So what does this mean for the user? The user is now responsible for registering any same-Document Elements by Id, which must be resolved as part of the signature creation/validation process. This can be done in two ways:

  • Using the DOM APIs: Element.setIdAttribute*
  • Using the JSR-105 API: DOMCryptoContext.setIdAttributeNS

Better protection against Signature Wrapping Attacks

A Signature Wrapping attack can occur when a malicious entity duplicates some signed Element in a document, and then modifies the content of the duplicated Element, but keeps the same Id. If the signature validation process only finds the initial Element, then signature validation will pass, and the user might be fooled into thinking that the modified Element has been signed, as it has the same Id as the original validated Element.

The implication of this attack is that it is vital that the user checks that the Elements that were signed correspond to the Elements that he/she expects to be signed. In other words, the Elements that were signed should be located in a specific "known" place in the Document. The best way of facilitating this check is to make sure that the signature validation process returns the Elements that it validated. The JSR-105 API supports this via the "javax.xml.crypto.dsig.cacheReference" boolean property, that can be set on the context.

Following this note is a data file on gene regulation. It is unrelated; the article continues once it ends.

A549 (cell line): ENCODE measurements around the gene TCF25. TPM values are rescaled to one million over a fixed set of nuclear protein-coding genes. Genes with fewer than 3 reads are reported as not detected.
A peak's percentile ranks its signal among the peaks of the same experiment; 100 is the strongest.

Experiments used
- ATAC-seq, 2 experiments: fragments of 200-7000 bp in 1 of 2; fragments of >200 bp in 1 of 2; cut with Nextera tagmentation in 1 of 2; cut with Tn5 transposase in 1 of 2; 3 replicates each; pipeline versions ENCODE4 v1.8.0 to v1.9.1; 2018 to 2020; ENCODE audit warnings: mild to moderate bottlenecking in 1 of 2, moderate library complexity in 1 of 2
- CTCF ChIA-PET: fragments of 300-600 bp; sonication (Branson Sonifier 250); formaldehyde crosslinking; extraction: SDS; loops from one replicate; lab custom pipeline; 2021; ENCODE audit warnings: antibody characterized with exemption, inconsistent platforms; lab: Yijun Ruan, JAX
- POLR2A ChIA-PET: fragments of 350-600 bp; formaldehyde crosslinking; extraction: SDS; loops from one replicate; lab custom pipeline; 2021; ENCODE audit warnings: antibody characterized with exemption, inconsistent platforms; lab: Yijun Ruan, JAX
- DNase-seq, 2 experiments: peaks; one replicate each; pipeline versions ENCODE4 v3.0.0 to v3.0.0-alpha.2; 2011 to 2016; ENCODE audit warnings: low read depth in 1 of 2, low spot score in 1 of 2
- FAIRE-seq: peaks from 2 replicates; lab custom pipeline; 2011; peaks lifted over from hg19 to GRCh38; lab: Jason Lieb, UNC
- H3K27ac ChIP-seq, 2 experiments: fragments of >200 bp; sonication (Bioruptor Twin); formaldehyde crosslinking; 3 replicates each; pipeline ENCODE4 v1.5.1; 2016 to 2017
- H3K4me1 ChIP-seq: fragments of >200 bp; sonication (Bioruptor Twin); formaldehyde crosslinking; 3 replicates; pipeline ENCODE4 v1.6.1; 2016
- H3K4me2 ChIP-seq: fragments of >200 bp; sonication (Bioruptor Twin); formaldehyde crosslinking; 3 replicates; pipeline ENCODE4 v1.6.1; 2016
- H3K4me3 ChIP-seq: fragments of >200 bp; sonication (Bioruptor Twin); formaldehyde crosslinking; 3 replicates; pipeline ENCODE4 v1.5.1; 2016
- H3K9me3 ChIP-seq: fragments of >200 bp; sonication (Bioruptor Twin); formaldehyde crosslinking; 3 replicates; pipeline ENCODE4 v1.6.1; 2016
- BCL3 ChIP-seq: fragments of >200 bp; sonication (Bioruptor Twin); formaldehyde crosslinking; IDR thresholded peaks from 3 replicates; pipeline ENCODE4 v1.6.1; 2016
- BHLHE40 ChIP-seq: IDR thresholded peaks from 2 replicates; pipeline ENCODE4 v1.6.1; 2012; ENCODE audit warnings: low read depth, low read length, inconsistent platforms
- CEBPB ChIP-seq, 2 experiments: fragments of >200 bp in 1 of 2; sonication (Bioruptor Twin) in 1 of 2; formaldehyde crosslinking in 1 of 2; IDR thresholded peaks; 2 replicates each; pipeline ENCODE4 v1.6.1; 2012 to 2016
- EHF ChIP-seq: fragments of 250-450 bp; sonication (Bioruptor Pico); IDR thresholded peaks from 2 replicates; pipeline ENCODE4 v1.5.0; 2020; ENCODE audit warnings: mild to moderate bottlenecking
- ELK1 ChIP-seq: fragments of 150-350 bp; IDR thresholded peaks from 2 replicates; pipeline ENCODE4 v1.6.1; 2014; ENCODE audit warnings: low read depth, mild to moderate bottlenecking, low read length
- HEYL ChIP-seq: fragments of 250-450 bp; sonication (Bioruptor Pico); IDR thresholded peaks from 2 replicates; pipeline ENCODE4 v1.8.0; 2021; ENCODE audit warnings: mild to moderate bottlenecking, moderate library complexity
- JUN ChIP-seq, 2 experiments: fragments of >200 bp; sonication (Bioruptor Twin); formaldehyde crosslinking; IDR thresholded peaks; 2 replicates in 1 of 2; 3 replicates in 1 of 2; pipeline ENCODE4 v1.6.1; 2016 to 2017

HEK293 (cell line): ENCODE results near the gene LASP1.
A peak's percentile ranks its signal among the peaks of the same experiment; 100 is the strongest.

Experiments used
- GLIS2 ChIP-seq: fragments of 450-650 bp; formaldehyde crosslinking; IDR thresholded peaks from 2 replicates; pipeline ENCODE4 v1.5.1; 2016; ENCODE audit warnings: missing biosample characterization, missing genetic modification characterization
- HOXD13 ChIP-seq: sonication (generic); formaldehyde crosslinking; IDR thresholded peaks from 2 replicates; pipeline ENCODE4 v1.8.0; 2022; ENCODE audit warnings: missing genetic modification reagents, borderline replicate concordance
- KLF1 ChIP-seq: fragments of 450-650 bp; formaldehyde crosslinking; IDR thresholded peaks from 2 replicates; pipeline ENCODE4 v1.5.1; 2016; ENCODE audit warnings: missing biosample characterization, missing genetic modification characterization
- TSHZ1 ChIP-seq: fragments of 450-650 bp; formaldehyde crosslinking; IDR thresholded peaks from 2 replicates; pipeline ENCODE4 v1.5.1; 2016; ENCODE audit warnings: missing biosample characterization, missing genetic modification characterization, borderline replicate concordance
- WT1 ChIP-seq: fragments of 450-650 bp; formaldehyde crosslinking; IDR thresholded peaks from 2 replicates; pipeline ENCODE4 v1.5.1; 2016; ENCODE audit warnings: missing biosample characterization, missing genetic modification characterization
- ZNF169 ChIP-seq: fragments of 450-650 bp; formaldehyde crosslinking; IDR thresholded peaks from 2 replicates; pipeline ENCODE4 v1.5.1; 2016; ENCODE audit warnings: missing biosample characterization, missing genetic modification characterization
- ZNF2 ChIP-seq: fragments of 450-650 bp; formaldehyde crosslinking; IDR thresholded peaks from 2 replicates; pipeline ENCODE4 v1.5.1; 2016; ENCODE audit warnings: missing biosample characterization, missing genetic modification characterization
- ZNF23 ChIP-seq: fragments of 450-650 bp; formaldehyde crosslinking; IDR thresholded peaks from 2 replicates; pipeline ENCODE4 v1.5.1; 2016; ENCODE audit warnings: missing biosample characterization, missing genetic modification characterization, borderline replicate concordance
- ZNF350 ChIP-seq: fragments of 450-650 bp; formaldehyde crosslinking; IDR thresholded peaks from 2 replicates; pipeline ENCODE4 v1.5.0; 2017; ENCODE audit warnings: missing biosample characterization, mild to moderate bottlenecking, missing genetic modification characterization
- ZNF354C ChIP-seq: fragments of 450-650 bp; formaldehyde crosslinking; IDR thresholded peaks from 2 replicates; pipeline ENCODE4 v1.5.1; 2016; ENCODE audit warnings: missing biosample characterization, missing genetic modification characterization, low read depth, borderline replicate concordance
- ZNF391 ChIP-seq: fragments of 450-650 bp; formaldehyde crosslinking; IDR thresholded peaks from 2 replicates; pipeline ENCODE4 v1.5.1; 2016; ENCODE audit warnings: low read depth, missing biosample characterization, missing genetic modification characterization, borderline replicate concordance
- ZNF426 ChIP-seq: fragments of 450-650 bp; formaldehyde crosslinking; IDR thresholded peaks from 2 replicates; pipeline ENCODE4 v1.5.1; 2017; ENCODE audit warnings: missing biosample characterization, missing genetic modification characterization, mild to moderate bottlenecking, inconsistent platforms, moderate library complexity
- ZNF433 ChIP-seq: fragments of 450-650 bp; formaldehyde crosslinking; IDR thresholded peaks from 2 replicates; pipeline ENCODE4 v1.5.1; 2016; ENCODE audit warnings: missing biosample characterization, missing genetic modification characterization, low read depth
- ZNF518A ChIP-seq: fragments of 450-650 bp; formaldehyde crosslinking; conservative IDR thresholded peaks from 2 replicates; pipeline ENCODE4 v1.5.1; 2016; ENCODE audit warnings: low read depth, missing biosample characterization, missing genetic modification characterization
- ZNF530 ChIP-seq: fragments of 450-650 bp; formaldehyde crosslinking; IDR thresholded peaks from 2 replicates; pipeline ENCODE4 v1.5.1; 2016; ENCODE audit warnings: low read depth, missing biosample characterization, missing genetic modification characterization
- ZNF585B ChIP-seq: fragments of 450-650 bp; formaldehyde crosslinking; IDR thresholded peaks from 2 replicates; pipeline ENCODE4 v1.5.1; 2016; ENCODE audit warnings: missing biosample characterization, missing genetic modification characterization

However, the older XMLSignature, which pre-dates the JSR-105 API, did not include this functionality. This has been fixed in the 1.5.0 release, e.g.:

ReferenceData is a new interface that duplicates the way the JSR-105 API returns references. Three different implementations have been provided depending on whether the dereferenced Element is a NodeSet, Element or OctetStream.

Finally, some new functionality has been added when secure validation is enabled, to ensure that when an Element is de-referenced via Document.getElementById() (as described above), no other Element in the tree has an Attribute that is also registered as an Id with the same value. This is done via a tree search, and guarantees that the Element retrieved via the getElementById call is unique in the Document (something that is not guaranteed by the contract of getElementById). However note that another Element could still exist in the tree with a matching Id in another namespace.